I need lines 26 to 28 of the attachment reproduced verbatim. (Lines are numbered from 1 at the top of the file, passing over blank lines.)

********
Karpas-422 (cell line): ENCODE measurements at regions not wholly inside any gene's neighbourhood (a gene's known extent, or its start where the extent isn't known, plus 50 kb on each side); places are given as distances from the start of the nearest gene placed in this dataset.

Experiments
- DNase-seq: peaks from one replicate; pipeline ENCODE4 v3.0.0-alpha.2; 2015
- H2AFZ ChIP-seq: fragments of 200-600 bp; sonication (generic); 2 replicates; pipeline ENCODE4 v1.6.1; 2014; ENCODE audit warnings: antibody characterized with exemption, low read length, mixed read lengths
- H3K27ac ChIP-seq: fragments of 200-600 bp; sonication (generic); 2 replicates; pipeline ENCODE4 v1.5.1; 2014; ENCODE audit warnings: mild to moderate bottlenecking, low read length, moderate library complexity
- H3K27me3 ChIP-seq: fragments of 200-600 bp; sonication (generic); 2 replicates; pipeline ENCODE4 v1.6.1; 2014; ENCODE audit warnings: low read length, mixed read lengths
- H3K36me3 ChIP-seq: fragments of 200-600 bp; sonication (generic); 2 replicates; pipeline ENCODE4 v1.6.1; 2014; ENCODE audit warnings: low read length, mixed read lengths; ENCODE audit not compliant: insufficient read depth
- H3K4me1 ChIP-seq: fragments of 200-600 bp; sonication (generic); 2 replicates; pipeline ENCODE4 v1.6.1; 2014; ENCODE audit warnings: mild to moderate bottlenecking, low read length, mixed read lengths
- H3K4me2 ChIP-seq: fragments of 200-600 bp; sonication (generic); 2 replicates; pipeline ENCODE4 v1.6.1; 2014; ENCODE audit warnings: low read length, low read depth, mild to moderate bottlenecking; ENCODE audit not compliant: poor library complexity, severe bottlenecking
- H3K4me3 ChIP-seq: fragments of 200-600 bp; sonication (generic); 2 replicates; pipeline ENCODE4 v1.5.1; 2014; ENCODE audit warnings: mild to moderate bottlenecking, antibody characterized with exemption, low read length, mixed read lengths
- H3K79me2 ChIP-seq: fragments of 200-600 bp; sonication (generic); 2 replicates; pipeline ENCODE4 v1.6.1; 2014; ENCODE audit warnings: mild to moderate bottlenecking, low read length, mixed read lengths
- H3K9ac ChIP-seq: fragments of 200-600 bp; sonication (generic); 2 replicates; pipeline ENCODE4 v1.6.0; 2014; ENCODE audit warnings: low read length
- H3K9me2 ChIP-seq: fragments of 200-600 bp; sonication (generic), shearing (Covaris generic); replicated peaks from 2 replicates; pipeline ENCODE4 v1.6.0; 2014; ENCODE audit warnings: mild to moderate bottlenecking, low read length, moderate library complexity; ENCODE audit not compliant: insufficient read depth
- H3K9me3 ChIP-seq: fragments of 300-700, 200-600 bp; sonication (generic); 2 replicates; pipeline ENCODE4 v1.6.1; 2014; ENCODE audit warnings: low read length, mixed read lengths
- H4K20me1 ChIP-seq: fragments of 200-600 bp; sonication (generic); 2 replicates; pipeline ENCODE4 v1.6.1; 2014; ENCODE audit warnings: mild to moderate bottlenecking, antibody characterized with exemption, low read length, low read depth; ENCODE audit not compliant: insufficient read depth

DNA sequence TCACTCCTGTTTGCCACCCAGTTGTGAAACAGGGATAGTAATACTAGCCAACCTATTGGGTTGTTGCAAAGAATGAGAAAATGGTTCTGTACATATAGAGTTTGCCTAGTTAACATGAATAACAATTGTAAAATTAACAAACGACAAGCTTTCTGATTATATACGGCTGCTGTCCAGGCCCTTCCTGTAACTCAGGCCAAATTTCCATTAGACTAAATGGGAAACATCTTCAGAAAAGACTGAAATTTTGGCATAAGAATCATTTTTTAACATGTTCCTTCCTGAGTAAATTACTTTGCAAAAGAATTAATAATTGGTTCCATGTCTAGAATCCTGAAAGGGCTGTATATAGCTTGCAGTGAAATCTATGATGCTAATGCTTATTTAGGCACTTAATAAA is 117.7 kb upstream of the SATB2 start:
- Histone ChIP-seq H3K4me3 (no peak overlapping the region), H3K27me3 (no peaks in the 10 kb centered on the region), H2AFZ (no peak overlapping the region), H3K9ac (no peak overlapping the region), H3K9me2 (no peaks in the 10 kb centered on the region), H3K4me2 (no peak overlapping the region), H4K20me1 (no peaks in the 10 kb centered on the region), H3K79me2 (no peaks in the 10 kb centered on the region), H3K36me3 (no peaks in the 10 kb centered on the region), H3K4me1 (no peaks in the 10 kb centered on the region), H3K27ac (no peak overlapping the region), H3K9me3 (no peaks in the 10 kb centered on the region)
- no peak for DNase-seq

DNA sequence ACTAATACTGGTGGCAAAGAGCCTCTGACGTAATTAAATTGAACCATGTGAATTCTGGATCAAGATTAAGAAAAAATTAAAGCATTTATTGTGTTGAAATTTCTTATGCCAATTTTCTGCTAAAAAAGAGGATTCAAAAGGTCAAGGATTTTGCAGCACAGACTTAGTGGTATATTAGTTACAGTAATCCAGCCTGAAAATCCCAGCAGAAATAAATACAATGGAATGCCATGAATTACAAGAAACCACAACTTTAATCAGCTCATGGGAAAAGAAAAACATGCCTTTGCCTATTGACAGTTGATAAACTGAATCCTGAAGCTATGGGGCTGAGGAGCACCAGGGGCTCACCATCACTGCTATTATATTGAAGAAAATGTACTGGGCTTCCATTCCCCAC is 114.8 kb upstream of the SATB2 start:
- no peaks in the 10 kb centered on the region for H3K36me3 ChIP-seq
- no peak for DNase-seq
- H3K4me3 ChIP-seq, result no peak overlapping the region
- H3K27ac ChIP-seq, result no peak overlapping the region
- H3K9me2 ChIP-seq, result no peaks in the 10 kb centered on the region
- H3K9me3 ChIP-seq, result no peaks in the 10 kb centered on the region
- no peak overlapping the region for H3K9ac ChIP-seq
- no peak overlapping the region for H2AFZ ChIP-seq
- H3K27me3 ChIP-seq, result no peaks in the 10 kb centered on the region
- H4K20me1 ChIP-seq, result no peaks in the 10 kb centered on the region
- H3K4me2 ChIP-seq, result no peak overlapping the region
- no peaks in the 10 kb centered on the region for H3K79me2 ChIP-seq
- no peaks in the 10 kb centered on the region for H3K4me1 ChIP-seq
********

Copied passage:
- no peak overlapping the region for H3K9ac ChIP-seq
- no peak overlapping the region for H2AFZ ChIP-seq
- H3K27me3 ChIP-seq, result no peaks in the 10 kb centered on the region